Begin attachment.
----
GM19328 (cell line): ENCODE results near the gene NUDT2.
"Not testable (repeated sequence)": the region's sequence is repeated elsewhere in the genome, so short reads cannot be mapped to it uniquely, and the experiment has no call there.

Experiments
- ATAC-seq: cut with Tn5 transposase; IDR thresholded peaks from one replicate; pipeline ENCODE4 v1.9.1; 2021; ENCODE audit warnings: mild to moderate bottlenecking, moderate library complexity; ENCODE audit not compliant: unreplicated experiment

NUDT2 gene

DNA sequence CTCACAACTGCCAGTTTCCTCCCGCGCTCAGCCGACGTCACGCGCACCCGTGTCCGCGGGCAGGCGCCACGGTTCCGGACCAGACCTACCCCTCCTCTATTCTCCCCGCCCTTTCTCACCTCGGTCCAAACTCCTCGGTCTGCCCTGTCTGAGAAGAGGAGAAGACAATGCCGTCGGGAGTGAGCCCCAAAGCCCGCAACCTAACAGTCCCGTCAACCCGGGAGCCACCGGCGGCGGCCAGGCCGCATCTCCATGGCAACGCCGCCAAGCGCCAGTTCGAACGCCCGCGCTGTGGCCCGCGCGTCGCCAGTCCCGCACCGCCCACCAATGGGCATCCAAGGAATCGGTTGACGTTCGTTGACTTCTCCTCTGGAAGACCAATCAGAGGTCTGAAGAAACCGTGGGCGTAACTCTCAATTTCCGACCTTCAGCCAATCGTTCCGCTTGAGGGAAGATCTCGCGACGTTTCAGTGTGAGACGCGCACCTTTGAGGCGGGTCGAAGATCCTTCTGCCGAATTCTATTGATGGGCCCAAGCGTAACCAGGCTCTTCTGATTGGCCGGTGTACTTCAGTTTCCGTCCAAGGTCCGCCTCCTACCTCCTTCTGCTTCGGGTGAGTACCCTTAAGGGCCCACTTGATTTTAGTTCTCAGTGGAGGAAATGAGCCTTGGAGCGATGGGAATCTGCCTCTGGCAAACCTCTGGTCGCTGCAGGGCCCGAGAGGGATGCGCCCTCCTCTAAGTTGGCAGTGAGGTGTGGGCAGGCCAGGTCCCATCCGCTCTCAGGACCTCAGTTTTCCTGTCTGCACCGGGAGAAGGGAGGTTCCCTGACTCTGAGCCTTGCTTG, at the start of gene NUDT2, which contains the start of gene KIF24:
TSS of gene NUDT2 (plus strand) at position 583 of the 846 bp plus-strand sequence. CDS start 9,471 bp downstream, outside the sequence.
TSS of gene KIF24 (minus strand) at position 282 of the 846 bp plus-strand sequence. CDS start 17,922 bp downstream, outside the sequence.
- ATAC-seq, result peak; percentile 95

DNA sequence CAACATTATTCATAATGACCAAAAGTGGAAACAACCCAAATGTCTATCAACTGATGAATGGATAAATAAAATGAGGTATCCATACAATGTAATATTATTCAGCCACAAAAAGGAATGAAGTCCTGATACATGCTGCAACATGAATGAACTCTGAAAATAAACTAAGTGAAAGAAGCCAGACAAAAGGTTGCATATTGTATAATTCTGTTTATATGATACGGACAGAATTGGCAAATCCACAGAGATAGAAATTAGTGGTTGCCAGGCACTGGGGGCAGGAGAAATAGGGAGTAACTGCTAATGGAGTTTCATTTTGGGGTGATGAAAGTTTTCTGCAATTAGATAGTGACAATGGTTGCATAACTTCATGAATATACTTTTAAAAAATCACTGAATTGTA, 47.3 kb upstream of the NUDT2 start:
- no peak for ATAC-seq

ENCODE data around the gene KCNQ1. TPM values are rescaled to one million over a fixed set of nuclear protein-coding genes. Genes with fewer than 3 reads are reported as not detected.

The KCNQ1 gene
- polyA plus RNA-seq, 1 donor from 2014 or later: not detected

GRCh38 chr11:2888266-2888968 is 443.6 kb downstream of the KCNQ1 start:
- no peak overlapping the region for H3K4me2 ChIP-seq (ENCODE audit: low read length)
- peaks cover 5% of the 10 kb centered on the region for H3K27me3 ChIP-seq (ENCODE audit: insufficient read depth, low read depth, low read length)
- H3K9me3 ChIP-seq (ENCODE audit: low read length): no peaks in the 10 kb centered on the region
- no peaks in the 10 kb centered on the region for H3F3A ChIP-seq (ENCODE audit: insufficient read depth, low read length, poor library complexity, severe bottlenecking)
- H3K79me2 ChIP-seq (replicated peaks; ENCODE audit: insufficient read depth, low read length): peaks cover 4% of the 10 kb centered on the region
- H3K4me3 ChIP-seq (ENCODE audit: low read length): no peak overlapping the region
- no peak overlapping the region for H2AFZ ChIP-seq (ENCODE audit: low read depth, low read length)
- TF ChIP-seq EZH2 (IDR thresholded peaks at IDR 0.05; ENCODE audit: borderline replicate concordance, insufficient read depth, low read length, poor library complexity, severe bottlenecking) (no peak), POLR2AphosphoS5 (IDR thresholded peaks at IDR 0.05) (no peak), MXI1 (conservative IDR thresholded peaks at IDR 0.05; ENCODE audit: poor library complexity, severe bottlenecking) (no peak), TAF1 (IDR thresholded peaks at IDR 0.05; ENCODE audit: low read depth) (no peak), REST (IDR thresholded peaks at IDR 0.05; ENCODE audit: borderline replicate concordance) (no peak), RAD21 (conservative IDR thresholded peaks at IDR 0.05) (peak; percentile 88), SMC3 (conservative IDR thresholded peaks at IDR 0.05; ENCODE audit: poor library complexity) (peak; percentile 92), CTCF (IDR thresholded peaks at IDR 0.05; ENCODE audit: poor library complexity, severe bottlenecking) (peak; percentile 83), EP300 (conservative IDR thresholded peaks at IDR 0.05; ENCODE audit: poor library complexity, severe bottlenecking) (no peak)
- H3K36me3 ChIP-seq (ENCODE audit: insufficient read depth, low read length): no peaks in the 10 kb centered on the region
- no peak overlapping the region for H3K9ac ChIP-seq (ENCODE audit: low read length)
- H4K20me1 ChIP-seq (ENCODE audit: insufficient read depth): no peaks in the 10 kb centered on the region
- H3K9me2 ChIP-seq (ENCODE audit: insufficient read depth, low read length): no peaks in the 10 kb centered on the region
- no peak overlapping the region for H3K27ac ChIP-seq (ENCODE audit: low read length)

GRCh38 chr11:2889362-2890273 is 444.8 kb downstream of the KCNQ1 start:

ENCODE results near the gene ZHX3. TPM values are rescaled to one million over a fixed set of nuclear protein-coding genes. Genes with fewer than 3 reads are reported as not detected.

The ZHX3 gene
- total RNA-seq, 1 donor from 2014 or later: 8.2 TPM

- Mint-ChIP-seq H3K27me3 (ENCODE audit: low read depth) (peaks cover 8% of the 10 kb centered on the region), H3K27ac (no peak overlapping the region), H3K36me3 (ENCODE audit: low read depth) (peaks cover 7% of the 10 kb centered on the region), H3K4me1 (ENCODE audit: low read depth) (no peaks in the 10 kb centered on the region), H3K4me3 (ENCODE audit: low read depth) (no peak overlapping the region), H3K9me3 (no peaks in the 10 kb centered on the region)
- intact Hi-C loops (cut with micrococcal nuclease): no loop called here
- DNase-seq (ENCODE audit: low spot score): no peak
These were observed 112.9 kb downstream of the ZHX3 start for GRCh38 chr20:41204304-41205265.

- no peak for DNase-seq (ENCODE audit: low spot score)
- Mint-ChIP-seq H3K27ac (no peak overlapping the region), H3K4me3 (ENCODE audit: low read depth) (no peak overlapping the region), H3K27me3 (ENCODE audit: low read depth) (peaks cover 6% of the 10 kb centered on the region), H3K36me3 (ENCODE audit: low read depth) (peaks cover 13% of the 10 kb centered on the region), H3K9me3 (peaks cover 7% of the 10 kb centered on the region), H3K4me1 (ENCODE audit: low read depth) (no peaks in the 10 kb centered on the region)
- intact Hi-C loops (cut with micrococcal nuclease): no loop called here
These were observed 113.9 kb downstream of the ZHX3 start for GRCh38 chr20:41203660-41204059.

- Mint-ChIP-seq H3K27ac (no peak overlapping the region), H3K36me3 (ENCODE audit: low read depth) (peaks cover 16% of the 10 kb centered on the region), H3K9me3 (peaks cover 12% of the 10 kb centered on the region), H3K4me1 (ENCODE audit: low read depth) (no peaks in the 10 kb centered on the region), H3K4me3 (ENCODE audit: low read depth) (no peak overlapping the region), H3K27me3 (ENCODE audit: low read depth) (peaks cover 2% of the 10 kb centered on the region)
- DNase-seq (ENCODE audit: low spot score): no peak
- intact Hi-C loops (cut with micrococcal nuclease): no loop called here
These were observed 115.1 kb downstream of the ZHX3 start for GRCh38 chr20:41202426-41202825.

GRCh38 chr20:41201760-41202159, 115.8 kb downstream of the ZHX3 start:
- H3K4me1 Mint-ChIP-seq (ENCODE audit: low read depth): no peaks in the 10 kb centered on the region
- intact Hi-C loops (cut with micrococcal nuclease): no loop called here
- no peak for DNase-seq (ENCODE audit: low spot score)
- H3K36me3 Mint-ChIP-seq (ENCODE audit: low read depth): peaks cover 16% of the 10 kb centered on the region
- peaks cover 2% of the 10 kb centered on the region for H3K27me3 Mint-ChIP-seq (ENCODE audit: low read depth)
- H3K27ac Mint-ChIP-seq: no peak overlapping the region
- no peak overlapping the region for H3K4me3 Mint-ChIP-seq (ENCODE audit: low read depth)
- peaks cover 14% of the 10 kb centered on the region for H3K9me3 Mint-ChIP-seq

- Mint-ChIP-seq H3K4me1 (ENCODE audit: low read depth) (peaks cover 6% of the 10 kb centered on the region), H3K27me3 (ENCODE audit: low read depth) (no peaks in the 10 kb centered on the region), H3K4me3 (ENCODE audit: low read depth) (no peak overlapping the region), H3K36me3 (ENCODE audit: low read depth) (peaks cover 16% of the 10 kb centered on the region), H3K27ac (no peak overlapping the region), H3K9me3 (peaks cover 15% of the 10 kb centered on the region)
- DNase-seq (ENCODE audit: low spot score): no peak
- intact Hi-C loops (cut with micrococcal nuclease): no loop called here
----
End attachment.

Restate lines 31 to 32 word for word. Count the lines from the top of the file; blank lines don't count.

The ZHX3 gene
- total RNA-seq, 1 donor from 2014 or later: 8.2 TPM